Something to smile about!
Sunshine & Smiles, based in Leeds, provide life-changing help and activities for young people with Down Syndrome and their families. We caught up with service manager Ailith Harley-Roberts to find out more about their work and how our brand new giving platform Givto can help.
Sunshine & Smiles was one of the first charities to sign up to our brand new giving platform Givto. Based in Leeds, they provide life-changing help and activities for young people with Down Syndrome and their families.
We caught up with service manager Ailith Harley-Roberts to find out more about the work they do and the difference your donations will make.
Welcome Ailith. Can you tell us a little bit about what Sunshine & Smiles does?
Well we were set up nine years ago, and our mission is to improve the lives of children and families living with Down Syndrome.
One of our core activities is speech and language therapy sessions. Speech for people with Down Syndrome is challenging because auditory processing can be really difficult, so providing consistent support in this area is really important. We usually have more than 60 children and young people accessing monthly sessions with our specialist speech therapists. We also run Makaton sign language classes for babies under 12 months.
And then we provide lots of social and recreational activities too, including music and dance classes, yoga, singing, football and swimming sessions at Bramley Baths. We work across the city and try to make sure distance isn’t a barrier by providing transport for families travelling from other parts of Leeds, if needed.
And you also run a café?
Yes we do – 21 Co. at Headingley Central, in Headingley. It actually started out as a pop-up project. The plan was to open for a week and provide basic employment and customer service skills for some of our young people. But it took us by surprise how well received it was by the local community, and how much the young people gained from it and grew in confidence. So we found the funding to make it more permanent.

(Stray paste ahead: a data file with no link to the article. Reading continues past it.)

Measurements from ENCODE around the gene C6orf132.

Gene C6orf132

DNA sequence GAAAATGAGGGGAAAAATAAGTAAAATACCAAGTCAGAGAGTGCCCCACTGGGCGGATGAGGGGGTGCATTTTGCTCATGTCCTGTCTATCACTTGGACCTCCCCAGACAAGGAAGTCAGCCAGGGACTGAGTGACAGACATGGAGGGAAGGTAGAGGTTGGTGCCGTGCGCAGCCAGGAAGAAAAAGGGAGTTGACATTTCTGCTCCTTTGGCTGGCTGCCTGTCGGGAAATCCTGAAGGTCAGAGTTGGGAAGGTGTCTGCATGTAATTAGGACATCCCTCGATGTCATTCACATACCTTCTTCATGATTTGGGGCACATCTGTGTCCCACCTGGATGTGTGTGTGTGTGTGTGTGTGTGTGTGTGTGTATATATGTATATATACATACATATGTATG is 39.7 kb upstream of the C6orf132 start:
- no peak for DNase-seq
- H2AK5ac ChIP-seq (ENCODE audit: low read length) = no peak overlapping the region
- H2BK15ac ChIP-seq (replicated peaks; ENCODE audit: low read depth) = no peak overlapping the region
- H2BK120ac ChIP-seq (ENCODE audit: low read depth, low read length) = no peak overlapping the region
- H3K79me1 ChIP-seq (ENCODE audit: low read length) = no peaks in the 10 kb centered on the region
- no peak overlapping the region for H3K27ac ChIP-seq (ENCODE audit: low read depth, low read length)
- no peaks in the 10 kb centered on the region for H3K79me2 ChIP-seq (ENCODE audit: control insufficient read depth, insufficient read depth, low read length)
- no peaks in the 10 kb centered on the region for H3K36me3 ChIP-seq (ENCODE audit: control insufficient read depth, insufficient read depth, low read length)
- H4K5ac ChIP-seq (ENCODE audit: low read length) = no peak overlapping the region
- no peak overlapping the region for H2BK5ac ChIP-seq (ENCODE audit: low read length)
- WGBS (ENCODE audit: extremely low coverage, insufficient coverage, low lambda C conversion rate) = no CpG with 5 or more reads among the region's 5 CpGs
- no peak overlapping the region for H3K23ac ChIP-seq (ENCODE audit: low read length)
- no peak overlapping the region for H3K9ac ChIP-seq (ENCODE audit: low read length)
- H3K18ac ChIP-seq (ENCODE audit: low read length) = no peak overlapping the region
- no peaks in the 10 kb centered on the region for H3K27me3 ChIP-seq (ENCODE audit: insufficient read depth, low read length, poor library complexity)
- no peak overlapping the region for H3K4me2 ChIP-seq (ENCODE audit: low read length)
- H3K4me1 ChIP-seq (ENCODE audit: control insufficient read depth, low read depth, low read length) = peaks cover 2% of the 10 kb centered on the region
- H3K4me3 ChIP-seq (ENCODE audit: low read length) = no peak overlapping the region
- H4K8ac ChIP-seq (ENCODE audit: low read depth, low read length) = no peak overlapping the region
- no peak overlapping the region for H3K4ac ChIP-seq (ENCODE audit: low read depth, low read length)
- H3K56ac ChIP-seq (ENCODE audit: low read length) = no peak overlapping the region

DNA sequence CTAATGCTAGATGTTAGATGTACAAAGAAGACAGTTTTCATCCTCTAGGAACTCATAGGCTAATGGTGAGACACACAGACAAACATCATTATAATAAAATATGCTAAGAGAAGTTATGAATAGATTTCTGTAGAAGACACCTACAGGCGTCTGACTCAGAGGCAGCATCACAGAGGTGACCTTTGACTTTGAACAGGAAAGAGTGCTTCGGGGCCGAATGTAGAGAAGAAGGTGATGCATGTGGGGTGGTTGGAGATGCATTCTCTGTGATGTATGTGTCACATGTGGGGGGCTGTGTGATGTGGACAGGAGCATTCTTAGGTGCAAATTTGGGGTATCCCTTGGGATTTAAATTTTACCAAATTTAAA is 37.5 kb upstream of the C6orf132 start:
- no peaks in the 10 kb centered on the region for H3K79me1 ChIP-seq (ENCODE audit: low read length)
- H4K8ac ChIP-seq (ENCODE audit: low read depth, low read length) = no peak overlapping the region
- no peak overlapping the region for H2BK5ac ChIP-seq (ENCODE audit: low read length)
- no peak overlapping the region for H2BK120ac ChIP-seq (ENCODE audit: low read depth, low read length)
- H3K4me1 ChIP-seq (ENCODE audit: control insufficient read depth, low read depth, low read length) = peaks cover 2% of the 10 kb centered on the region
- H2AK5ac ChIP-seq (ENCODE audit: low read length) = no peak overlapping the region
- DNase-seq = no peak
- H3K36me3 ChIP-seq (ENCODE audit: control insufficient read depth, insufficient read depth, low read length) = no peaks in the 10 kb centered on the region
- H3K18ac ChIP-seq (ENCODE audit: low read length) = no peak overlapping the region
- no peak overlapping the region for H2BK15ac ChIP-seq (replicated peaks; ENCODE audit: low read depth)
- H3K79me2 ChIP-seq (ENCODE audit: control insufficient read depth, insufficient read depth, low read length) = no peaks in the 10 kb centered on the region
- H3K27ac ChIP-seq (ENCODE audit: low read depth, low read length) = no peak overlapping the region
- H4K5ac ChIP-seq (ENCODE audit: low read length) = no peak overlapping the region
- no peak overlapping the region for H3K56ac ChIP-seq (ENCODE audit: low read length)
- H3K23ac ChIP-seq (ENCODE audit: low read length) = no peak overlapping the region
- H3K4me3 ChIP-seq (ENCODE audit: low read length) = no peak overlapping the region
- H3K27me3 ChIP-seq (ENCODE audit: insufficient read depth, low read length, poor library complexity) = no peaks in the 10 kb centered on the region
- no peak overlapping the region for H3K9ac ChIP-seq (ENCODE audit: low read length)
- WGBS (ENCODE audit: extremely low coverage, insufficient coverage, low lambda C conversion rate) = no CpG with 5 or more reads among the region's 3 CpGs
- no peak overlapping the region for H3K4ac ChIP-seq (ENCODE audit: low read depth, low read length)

What do the families and young people you work with need the most?
It’s the stuff you can’t really put your finger on. Particularly in the early days when families have just had a diagnosis of Down Syndrome, either in pregnancy or when their baby has been born. It’s about being there to listen. What each family is managing and dealing with is so vastly different.
Many of our families build their own friendships, which in the long run is even more beneficial. During coronavirus we set up a WhatsApp group for new families to make sure they still had that connection with each other. I’m just there in the background unless anyone wants to ask a particular question.
The coronavirus pandemic has had a huge impact on charities. In what ways has it affected Sunshine & Smiles?
It’s the lack of face-to-face activities. We’ve had to shut the café but have tried to keep our main activities running online. We’re always at the end of a phone, an email or on the Facebook group, but there just isn’t a substitute to being with people and talking.
In terms of funding, the biggest impact has been on actual fundraising. Lots of our families and supporters get involved in things like the Great North Run, the Leeds Half Marathon or Leeds 10K, but obviously those things just haven’t been happening. Of course, people keep going and do amazing stuff to raise money. But the larger grant funding processes are becoming more competitive than ever.
We were delighted that you were one of the first charities we featured. What made you sign up?
One of our families told me about it and I thought it sounded really positive. It was very straightforward – after the initial sign-up there’s nothing else we had to do, which for a small charity is really helpful.
I like the fact that people can make a regular donation they’re comfortable with and they can choose a different charity each month. You’re spreading more good because rather than sending donations to the same charity, it gets shared. It’s just a really lovely idea.
What difference will the donations make?
You can break it down in so many ways. But the real thing here is that it pays for activities that directly benefit people. The money’s not going towards keeping a big organisation running, it’s going to a small charity helping people in really practical ways.
For example, the money we have received so far would pay for 48 people to attend a speech and language group session, or five one-to-one support sessions with individual families. For that family, when you have so many things to think about, tricky forms to fill in, so many questions and so many worries… well, it can make all the difference.